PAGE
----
I think a better phrase than ‘worship’ could be something like ‘love, reverance, and awe’ – which to a significant extent is what worship means, anyway, but makes it more fresh and relevant to a typical, contemporary English speaker’s ear.
Etymologically, ‘worship’ seems to come from Old English ‘condition of being worthy’, and to worship God is to recognize something of value. This makes some sense of the first commandment, to have no gods before God. I.e., to not value other things (such as money or power) more than you value your relationship with God. This makes sense if God exists, because God is good for you, according to Christianity.
You can think about it like this: things are potential goods. They are tools that, to create good in one’s life, require skillful use. Money, for example, can do great good, but it can also damage someone. Being aligned with God is like being aligned with a master craftsman, who can then guide you in using (or disregarding) those other potential goods to add to your life (and your society’s).
The Christian God is the god of a kind of love (which is captured by the idea of willing the good of the other for the sake of the other), and so the major decision in Christianity is to love God back, and then let that love from and to God flow through one to other aspects of the universe (other people, primarily, but also the environment and ultimately the entire universe, which according to Christianity it is our role to steward, guided by a divine wisdom, i.e., the living Christ).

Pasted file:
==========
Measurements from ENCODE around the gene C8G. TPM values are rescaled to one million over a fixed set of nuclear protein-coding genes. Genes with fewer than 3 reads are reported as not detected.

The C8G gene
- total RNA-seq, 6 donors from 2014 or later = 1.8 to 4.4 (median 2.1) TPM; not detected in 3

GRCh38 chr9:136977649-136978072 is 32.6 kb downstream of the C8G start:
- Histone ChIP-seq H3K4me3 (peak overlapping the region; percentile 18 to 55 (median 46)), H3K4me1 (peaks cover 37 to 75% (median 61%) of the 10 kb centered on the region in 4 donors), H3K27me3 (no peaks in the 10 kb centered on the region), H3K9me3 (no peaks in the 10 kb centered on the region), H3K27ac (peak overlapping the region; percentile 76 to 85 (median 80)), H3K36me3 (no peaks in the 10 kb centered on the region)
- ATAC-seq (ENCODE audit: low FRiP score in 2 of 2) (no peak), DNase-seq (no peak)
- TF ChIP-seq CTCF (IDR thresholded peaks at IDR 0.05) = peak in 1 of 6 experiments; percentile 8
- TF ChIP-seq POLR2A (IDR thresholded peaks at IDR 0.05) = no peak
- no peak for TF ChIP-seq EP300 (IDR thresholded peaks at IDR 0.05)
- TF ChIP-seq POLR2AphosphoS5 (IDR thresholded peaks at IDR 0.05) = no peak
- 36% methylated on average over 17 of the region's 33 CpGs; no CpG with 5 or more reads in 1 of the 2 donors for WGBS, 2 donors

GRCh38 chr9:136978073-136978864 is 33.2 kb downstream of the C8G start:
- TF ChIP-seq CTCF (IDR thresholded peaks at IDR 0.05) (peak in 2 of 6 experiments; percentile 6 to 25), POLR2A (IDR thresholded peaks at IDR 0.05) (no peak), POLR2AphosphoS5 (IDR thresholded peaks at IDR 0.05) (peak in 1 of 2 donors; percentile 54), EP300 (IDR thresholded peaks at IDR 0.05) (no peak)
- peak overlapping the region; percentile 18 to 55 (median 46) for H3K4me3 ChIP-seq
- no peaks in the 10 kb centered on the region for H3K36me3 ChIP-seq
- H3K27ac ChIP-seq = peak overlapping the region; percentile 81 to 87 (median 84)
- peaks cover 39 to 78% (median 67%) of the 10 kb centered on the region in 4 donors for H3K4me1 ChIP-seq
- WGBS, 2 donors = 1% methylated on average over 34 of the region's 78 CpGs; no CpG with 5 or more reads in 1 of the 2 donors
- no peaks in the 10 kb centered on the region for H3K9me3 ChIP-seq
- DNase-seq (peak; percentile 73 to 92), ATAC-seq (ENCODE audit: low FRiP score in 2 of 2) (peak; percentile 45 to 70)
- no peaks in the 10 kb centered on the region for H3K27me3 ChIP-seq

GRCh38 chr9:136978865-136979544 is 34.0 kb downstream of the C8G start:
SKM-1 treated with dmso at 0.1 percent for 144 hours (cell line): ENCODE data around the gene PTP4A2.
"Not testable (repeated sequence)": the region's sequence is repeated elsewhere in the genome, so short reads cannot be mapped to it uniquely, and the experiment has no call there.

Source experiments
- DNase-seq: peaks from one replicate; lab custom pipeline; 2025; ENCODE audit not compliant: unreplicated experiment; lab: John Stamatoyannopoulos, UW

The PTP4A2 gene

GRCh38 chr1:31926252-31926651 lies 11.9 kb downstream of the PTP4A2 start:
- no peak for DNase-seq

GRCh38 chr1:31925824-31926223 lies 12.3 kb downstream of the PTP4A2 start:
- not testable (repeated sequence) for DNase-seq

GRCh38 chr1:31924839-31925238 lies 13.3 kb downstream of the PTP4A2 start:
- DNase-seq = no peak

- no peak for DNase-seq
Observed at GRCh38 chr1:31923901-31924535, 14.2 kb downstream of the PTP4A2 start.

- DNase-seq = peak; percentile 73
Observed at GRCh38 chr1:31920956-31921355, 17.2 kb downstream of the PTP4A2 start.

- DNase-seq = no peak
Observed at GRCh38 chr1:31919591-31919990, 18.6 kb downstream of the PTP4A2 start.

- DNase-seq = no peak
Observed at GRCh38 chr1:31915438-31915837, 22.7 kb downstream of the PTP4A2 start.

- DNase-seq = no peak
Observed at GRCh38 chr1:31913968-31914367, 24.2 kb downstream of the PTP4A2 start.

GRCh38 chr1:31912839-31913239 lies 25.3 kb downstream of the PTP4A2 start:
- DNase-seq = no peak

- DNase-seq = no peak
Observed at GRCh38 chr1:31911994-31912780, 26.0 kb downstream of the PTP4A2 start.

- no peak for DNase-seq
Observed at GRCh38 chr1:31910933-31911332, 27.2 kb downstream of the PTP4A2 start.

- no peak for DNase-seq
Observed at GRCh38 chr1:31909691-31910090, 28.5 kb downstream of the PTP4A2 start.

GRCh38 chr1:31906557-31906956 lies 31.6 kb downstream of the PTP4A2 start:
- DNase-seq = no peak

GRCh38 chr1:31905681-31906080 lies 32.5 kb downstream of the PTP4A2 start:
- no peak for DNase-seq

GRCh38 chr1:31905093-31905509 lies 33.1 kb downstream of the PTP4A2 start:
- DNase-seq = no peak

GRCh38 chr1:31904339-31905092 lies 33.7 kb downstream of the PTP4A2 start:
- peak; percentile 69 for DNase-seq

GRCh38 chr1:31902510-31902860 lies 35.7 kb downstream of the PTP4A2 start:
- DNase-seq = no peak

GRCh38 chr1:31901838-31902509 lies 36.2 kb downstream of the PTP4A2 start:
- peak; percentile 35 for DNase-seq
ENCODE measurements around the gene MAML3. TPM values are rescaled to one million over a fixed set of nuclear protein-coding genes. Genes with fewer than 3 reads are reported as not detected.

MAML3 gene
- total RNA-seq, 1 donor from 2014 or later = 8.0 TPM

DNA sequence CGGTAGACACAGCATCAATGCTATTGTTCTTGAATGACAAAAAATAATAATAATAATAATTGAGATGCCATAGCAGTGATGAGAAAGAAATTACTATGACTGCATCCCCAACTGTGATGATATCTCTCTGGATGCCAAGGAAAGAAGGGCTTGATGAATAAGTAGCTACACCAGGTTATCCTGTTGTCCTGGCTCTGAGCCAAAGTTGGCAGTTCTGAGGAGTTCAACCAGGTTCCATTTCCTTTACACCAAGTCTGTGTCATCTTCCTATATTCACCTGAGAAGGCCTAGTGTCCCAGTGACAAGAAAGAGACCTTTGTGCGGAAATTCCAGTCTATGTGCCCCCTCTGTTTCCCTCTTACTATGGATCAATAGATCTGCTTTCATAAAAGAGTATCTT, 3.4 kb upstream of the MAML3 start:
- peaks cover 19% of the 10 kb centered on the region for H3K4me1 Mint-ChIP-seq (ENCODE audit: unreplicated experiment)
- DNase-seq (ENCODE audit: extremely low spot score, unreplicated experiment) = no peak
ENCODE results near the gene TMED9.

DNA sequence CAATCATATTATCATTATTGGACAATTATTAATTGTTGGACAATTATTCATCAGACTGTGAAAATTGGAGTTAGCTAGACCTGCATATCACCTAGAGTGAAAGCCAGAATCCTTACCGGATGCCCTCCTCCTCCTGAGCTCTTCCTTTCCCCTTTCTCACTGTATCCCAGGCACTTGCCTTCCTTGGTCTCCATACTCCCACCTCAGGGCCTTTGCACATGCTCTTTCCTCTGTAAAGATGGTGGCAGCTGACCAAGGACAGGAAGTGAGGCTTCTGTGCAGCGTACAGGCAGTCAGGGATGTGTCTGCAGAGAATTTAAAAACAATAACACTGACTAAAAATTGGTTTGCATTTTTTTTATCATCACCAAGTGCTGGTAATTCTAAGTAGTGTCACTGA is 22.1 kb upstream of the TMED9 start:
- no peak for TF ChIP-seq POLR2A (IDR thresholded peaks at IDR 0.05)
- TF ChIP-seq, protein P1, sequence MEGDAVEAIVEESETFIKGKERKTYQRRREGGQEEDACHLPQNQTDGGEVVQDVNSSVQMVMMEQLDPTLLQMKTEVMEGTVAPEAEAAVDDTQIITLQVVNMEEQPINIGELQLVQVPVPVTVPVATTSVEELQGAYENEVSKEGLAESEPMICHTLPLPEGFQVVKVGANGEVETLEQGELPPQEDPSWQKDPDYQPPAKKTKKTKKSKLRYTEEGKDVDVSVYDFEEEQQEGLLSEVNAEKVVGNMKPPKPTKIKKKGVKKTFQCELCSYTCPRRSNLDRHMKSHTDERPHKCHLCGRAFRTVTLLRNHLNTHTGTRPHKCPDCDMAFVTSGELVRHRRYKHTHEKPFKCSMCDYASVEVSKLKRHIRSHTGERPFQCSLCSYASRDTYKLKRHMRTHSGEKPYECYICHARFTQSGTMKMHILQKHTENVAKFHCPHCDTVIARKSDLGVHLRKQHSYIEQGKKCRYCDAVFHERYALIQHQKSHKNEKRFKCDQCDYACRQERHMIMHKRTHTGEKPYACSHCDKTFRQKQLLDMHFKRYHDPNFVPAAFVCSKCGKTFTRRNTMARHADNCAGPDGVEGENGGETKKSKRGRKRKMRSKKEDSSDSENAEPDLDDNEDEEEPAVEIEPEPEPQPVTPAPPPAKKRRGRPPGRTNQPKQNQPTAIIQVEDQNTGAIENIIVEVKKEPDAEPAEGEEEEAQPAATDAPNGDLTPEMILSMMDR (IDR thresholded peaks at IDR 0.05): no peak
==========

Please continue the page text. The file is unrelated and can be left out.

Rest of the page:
To revere something flows fairly simply from valuing it. You can revere your parent, for example, which is to say you care about them and want to honour them.
Awe flows naturally from the nature of God – when you realize He has coordinated some outcome that seems unfathomable, say, this naturally leads to awe. If you view the starry sky, and believe God is tied up in the creation of it, this naturally leads to awe. And so on.
Added to love, reverence, and awe could be ‘speaking’ and ‘listening’ (both understood spiritually), which seems like a central aspect of understanding God (i.e., guidance, discernment, and so on).
These four aspects are associated with the Christian idea of God as a spiritual Father, or ‘Abba’.
So, if the word ‘worship’ gets in the way of building a relationship with God, you can instead think of love, reverence, awe, and speaking-listening. More simply, instead of ‘worshipping’ you can say ‘valuing’.